Now read this for a little more detail:

"I looked at it, stunned and disbelieving. It dangled there by a few bloody shreds of tissue, my grenade still clenched in a fist that suddenly didn't belong to me anymore," Inouye wrote in his 1967 autobiography, "Journey to Washington," written with Lawrence Elliott.
Inouye wrote that he pried the grenade out of his right hand and threw it at the German gunman, who was killed by the explosion. He continued firing his gun until he was shot in the right leg and knocked down the hillside. Badly wounded, he ordered his men to keep attacking and they took the ridge from the enemy.

Monday, December 17, 2012

No Flying Cars

A few days ago I wrote about the 40th anniversary of the last Apollo voyage.  Apparently the anniversary prompted some moaning about the lack of big technological innovation compared to what people imagined fifty years ago.

At Bloomberg, Virginia Postrel puts these complaints into perspective.  An excerpt:

"The world we live in would be wondrous to mid-20th-century Americans. It just isn’t wondrous to us. One reason is that we long ago ceased to notice some of the most unexpected innovations. 

Forget the big, obvious things like Internet search, GPS, smartphones or molecularly targeted cancer treatments. Compared with the real 21st century, old projections of The Future offered a paucity of fundamentally new technologies. They included no laparoscopic surgery or effective acne treatments or ADHD medications or Lasik or lithotripsy -- to name just a few medical advances that don’t significantly affect life expectancy.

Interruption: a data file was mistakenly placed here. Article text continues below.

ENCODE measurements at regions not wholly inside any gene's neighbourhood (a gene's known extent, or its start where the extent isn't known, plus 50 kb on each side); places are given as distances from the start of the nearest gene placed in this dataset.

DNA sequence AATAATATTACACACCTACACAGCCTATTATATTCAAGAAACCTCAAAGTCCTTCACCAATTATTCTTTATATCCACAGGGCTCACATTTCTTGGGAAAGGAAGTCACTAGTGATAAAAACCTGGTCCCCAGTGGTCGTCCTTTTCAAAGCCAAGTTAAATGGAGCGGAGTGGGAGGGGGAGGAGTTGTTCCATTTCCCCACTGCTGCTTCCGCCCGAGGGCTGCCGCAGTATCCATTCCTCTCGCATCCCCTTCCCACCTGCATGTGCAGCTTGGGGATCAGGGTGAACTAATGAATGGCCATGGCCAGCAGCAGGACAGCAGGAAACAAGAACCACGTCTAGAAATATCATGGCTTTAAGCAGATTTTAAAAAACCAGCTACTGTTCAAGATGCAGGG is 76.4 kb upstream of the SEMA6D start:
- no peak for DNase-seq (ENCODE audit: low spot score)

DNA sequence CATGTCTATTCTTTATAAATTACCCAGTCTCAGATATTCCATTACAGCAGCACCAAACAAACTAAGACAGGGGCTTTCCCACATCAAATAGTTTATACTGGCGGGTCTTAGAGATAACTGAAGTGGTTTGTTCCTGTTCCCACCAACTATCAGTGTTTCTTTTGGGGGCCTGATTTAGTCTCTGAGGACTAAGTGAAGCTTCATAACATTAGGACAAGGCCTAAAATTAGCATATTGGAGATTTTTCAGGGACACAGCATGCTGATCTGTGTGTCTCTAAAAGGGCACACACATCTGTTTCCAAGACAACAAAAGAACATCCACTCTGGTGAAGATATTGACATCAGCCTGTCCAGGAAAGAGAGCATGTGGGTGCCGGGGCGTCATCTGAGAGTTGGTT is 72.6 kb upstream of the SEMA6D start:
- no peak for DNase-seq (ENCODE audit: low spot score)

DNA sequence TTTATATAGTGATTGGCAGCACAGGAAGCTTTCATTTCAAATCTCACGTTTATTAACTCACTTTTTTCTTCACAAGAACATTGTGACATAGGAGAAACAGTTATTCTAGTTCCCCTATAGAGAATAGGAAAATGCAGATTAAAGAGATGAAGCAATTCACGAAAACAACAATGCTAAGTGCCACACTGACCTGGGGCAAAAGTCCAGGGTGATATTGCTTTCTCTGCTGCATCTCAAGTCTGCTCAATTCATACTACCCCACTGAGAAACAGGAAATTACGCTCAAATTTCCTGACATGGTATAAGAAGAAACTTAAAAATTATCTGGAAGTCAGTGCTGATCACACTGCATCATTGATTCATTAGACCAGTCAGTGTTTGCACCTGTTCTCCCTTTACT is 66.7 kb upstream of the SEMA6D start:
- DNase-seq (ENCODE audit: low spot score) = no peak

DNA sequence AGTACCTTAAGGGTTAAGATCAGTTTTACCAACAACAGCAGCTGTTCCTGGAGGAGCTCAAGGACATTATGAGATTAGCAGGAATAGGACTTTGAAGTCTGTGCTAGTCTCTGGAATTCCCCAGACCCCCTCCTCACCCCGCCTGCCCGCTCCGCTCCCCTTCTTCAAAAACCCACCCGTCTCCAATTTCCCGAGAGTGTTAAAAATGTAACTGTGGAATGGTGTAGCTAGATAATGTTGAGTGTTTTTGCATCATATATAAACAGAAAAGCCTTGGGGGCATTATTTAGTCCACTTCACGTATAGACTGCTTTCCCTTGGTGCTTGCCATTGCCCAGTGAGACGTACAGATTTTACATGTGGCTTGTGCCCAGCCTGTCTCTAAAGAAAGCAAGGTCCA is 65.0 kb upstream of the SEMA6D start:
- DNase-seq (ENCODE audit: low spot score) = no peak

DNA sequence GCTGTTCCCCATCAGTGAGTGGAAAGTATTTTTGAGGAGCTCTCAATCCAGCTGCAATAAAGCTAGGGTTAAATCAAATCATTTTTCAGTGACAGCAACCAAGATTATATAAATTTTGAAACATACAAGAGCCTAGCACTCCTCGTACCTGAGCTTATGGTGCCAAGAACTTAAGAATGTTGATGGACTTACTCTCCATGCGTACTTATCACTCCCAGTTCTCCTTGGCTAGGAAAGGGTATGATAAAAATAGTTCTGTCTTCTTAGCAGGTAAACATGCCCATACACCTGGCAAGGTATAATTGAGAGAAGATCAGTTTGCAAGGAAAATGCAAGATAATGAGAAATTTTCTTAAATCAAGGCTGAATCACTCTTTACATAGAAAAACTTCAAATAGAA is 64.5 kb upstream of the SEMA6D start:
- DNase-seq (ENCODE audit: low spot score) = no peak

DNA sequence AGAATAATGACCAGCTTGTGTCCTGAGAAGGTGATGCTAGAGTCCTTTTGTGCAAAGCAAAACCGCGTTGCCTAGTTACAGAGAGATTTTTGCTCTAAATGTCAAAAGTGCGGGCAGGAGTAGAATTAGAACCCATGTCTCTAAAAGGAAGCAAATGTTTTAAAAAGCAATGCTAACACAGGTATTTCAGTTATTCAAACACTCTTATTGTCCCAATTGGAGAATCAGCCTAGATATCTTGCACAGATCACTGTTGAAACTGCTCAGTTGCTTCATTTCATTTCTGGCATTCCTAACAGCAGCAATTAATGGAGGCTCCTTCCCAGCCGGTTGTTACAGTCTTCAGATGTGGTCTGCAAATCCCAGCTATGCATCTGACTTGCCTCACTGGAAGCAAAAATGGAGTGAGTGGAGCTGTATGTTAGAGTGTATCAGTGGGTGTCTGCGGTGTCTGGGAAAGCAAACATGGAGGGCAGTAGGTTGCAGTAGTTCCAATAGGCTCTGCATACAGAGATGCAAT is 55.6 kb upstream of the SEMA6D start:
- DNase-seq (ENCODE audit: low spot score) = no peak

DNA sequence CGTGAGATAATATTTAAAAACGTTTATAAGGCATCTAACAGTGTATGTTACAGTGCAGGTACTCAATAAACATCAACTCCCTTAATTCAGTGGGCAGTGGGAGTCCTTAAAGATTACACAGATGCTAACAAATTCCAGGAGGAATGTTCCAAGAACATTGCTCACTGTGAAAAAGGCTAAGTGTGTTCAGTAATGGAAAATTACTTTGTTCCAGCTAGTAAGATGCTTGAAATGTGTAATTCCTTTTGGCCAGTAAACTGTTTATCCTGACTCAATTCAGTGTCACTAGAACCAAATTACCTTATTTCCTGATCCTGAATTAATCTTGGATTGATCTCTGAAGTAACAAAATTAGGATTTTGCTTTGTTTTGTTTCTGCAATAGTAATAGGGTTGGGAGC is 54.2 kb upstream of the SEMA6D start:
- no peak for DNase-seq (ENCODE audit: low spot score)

The glamorous future included no digital photography or stereo speakers tiny enough to fit in your ears. No forensic DNA testing or home pregnancy tests. No ubiquitous microwave ovens or video games or bar codes or laser levels or CGI-filled movies. No super absorbent polymers for disposable diapers -- indeed, no disposable diapers of any kind. 

Nor was much business innovation evident in those 20th century visions. The glamorous future included no FedEx or Wal- Mart, no Starbucks or Nike or Craigslist -- culturally transformative enterprises that use technology but derive their real value from organization and insight. Nobody used shipping containers or optimized supply chains. The manufacturing revolution that began at Toyota never happened. And forget about such complex but quotidian inventions as wickable fabrics or salad in a bag."
You can find the whole article here.

Ms Postrel has written a great deal about the future, technological change and attitudes towards it, most prominently in 1999's The Future And Its Enemies.

Making The Big Decisions

Things Have Changed Management Consulting LLC is pleased to present the latest in its career advice and management series.  For those of you, particularly in large organizations, who have wondered how the "big bosses" make key decisions, this finely crafted video will be illuminating and insightful.  It certainly provides a very plausible explanation for some of the decisions I saw in my corporate career.

Friday, December 14, 2012

Goodnight Moon

Forty years ago today the last human visit to the Moon ended when the Apollo 17 astronauts lifted off from the Taurus-Littow Valley.  No humans have gone higher than low-Earth orbit since.  I would have been very surprised if you told me in 1972 that is what would happen.